Maybe you’ve had an experience like this, where it seems like things are on the up and up, you were transitioning into a new phase of life that bodes well for you—you retired, you got sober, you had plans to reconcile with that loved one—and then all of the sudden, right when you get time to rest you start getting sick, or you relapsed, or they canceled on dinner, and you’re left right where you were, only now disappointed. Maybe you look at our life as a church, you remember good times and then times of decline and over the last 5-10 years you’ve seen signs that we might grow again, signs that haven’t quite come to fruition.

Sometimes that’s even harder than bad news, to see hope bud but not flower, for things to come together and then fall apart right before your eyes. This is why the Israelites did so much grumbling during their forty years in the wilderness. We like to give them a hard time for that but when you’re hungry and thirsty and things don’t seem to be much better than they were before, can we really blame them? God divided the Red Sea and brought them to the other side…for this? They just wanted to arrive, to finally make it home, where there lives weren’t so precarious for once. We got through the bad time. Why aren’t the good times here yet?

In those moments, we can’t help but start asking questions. What did I do wrong? What are we doing wrong? In a world of cause and effect, bad effects come from bad choices and so if I’m in the wilderness I must have made choices that got me here. If I am struggling that must say something about me. I’m in the wilderness because I did something wrong and now my task is to get out of the wilderness.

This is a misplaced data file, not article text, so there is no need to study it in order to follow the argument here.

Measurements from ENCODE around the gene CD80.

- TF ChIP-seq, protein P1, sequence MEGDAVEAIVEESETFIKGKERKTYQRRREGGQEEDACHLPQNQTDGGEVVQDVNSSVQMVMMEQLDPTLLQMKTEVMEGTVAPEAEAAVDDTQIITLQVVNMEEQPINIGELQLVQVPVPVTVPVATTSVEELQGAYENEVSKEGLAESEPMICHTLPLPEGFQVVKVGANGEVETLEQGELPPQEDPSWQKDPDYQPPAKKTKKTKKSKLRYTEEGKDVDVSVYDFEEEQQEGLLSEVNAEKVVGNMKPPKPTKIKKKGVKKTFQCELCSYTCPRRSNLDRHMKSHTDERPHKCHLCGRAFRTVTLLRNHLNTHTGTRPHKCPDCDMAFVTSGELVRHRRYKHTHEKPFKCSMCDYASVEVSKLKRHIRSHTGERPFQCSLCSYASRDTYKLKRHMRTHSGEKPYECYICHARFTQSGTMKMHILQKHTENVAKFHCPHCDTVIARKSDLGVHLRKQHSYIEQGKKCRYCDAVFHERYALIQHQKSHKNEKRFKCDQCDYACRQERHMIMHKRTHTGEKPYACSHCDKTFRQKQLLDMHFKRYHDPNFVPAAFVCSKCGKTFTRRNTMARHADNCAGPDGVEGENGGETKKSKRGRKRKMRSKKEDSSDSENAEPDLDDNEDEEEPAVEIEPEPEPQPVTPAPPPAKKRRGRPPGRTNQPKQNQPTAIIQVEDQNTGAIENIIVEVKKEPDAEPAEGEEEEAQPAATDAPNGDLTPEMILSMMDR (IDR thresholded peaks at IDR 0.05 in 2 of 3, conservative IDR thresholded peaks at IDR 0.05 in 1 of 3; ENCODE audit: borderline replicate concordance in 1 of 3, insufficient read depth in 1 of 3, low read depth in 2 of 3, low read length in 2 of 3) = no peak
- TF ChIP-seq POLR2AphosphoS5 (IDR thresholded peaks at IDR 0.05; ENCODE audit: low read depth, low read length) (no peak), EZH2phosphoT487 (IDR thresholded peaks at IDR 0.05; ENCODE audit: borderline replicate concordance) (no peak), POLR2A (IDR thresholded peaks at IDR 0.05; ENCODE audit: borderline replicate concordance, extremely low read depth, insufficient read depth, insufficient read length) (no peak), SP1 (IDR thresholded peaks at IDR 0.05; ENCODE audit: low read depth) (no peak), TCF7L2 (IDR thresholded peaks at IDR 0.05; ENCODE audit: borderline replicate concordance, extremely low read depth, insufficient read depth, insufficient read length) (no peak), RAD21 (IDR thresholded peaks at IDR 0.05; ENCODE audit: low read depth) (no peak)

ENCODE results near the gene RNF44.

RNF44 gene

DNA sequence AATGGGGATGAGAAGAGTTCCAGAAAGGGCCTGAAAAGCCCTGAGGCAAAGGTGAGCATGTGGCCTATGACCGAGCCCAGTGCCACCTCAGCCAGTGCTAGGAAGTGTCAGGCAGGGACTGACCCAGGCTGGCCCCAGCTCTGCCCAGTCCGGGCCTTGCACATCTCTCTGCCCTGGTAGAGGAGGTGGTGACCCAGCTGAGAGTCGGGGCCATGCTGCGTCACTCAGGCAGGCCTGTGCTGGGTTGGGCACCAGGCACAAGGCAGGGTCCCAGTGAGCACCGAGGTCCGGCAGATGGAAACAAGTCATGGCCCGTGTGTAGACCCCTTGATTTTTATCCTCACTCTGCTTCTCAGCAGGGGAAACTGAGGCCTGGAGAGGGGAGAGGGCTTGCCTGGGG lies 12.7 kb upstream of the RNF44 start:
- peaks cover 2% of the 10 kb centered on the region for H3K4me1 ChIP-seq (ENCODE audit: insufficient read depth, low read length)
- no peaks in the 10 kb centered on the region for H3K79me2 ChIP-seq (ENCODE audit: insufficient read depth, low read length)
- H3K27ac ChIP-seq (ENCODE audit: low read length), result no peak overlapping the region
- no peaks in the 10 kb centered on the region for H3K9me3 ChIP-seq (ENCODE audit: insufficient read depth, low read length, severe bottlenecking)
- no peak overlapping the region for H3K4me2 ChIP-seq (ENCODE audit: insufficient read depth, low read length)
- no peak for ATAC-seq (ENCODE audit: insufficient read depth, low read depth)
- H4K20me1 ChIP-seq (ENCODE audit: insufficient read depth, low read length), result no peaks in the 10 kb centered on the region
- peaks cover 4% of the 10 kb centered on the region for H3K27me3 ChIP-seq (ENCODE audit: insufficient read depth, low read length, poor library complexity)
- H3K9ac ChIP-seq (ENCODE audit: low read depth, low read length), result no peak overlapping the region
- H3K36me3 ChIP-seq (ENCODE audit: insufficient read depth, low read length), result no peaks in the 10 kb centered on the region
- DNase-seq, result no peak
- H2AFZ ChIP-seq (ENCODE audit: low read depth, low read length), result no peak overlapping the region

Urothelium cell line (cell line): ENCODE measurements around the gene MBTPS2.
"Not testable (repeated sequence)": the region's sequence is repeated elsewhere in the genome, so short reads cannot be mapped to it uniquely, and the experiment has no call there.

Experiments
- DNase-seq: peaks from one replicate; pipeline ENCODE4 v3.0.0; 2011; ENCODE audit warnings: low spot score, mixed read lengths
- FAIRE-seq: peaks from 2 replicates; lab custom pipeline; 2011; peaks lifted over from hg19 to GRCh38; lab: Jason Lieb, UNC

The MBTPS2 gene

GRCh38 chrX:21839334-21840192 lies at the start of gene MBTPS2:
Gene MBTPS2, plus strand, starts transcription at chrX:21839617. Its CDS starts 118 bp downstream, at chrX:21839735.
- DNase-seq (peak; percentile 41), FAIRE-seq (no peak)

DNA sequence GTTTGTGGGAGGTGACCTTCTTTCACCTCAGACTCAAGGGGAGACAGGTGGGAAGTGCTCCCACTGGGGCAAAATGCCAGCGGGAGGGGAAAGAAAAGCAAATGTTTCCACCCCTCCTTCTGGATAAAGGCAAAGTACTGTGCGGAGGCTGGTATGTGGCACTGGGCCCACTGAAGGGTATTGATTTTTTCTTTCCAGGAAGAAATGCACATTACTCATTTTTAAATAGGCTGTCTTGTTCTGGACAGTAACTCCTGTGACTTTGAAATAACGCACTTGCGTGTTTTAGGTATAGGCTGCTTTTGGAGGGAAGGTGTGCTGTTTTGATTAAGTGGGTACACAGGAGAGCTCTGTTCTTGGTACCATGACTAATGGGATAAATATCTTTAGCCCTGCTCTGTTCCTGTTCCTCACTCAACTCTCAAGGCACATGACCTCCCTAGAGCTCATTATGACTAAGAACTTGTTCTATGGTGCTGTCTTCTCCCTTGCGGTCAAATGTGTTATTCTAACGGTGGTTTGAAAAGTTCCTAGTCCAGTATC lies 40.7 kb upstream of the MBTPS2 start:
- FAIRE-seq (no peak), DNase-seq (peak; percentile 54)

But it’s so important we remember that’s not how things work in this story. The Spirit is the one who drove Jesus into the wilderness. The devil might be waiting to tempt him there, but the Spirit is the one who sends him there. Jesus isn’t in the wilderness because he did anything wrong. The disappointment of that moment is not something that is supposed to be corrected or overcome. Because the wilderness is not a place of punishment or divine retribution. The wilderness is a place of becoming, where God’s chosen transition from who they were to who they will be next, and becoming is hard.

At the baptism, God declares that Jesus is king, but in the wilderness he has to do the work of becoming the kind of king God’s calling him to be. There is more than one way to be a king. The temptations that meet Jesus in the wilderness are really about finding a short cut during that time of transition and so becoming the devil’s kind of king. Mark doesn’t record the temptations but Matthew and Luke do: at the end of those 40 days the Devil comes to Jesus and tempts him to turn stones into bread, to avoid his hunger; then he tempts him to throw himself from the pinnacle of the Temple to make God prove God’s love for him; and finally, he tempts him with the kingdoms of the earth, that he can have the promise God made to him at his baptism right now. Each of these temptations represent a short cut to the kingdom of God. If Jesus will just cut a deal, make a compromise, bend the knee to the Devil, who already rules the world, he can have everything he hoped for and he can skip over the disappointment of the wilderness. Don’t do the work of becoming. Apply cosmetic fixes that get you the appearance of results without any of the struggle. The wilderness is a hard place, and the temptation is to skip over the struggle for the comfort of what we already know.